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Innovation Re-imagined

Nov. 16, 2017

More often than not, product manufacturers launch an offering as they find it will fill a void in the market. Fabrics and textiles under the Sta-Kleen brand, made by The Mitchell Group, are no exception. The initial version of the product, launched in 2010, was one of the first stain-resistant polyurethane upholstery fabrics; any stain (including pen ink, ketchup, wine, coffee, etc.) can simply be wiped off the product. Prior to the introduction of Sta-Kleen, there was virtually nothing that could be done about a stain on polyurethane fabric. “Everyone realized this cleanable product would have a major importance [in the market], particularly on the commercial side: healthcare, hospitality, contract—anywhere you have a lot of heavy traffic,” explained Jim Blesius, director of marketing for The Mitchell Group. “Cleaning the furniture in those spaces [is] crucial.”

While observing the market’s response to Sta-Kleen and keeping up with its success, a particular issue came to light in the healthcare segment, Blesius explained. When cleaning hospital rooms, quite often the wrong methods and solutions are used on furniture upholstery, leading to damaged products. “Hospitals are doing everything they can to kill bacteria within the facilities,” he noted. With the risk of “HAI [healthcare-acquired infections], hospitals are having cleaning crews use very harsh chemical cleaners in an attempt to reduce the number of infectious bacteria. These cleaners are manufactured and engineered for hard surfaces.” To save time and money, hospital cleaning crews use the powerful substances on every surface in a room, including furniture upholstery. Without wiping off cleaners, polyurethane fabric will sometimes break down over time as it is exposed to these harsh chemicals.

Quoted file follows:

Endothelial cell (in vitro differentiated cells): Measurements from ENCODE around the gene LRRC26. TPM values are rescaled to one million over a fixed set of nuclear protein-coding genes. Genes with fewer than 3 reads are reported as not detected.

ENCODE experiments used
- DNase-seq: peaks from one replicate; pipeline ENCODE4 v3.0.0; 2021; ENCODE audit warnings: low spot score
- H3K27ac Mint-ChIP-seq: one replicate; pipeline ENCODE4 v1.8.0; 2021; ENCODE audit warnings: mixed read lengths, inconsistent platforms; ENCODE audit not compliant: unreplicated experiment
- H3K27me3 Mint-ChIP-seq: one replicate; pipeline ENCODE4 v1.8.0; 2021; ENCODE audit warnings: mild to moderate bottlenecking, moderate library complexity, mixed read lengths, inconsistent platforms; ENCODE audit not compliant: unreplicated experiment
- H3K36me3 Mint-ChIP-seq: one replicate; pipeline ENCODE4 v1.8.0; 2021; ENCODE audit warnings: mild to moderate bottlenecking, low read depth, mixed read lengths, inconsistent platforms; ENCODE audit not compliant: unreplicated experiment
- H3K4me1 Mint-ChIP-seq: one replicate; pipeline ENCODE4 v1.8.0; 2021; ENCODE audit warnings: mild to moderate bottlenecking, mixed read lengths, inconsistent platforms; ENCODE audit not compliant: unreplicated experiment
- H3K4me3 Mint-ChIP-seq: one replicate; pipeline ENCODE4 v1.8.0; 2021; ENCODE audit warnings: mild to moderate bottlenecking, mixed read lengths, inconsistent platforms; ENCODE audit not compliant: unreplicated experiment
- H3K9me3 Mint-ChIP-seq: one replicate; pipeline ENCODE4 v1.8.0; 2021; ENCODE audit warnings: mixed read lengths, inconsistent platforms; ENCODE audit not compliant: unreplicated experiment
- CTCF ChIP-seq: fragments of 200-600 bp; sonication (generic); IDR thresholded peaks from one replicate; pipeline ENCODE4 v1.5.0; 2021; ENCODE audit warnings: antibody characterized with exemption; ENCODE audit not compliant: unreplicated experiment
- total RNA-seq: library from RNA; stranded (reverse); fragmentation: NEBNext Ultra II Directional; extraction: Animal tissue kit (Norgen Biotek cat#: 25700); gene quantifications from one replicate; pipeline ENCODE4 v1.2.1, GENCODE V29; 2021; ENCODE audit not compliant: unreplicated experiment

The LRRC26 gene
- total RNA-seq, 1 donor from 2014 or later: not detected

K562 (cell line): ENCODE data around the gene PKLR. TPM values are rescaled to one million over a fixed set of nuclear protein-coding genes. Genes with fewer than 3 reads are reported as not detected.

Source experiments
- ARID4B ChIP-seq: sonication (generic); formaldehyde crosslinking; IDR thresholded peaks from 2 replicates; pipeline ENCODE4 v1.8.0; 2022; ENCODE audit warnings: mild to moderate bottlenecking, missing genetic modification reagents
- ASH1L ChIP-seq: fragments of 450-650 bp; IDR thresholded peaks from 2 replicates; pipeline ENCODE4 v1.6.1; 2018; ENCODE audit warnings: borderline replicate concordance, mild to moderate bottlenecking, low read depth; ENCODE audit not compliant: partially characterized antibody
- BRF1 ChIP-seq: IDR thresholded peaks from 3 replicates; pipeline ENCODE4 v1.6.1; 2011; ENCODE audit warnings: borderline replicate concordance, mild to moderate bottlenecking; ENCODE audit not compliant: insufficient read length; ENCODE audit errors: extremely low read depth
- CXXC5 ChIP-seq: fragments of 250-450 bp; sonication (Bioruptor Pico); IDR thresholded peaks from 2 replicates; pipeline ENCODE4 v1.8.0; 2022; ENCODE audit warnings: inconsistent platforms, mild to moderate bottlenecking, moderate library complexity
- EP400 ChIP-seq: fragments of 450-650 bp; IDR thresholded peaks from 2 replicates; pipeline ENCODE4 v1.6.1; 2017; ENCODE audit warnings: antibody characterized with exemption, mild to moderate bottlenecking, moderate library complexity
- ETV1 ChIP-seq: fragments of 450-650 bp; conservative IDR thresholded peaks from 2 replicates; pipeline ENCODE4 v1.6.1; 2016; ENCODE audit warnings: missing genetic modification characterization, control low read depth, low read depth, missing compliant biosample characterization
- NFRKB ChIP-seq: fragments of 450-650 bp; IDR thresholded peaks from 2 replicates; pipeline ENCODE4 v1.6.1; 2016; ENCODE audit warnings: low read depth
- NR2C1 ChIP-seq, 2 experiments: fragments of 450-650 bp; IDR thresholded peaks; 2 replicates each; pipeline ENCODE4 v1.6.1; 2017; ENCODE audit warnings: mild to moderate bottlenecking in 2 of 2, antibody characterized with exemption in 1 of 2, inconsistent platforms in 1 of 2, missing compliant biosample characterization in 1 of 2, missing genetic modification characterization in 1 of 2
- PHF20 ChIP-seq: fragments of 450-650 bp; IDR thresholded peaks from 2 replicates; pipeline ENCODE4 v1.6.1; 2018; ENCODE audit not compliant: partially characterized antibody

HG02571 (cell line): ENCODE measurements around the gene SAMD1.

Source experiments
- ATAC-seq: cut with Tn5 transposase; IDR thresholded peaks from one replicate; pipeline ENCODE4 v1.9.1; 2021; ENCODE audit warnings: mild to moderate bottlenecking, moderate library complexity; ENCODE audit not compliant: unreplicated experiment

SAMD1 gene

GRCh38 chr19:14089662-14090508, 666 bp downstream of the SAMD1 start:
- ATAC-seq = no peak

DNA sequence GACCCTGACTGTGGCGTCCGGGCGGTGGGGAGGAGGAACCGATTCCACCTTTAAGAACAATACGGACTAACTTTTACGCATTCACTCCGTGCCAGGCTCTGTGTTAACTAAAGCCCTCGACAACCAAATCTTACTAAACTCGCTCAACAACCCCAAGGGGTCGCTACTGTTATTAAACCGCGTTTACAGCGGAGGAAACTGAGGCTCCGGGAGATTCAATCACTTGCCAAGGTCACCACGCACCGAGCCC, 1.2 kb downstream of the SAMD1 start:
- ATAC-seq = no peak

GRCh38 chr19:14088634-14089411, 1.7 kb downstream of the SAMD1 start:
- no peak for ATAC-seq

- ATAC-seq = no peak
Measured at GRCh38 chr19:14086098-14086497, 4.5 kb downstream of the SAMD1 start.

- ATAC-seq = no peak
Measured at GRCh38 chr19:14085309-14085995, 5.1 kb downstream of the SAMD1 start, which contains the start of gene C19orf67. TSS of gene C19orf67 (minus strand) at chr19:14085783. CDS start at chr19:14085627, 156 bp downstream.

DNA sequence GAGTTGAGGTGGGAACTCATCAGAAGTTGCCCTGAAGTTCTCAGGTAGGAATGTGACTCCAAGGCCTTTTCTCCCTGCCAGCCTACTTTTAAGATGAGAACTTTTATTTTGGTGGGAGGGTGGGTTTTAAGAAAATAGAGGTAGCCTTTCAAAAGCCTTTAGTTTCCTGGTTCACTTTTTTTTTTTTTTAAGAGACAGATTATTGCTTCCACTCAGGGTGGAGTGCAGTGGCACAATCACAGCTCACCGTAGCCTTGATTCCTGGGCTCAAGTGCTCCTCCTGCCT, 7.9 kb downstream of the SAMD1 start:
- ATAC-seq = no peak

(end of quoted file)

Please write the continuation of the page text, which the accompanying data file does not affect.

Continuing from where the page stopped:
With that came the inception of Sta-Kleen Polycarbonate (PC), which was released this month. Mitchell developed the new brand with polycarbonate resin, the strongest of the three polyurethane resins—polycarbonate, polyether, and polyester. All polyurethane-coated fabrics are made from polymer resins; polycarbonate is a polymer composed of organic units joined by urethane links. “Combinations of 100-percent polycarbonate resin with the Sta-Kleen cross-linked stain resistance form a barrier that we believe, and tests [in] the field show, will stand up to chemical cleaners primarily used in healthcare facilities, in addition to other commercial environments to meet cleaning protocol,” Blesius said. 

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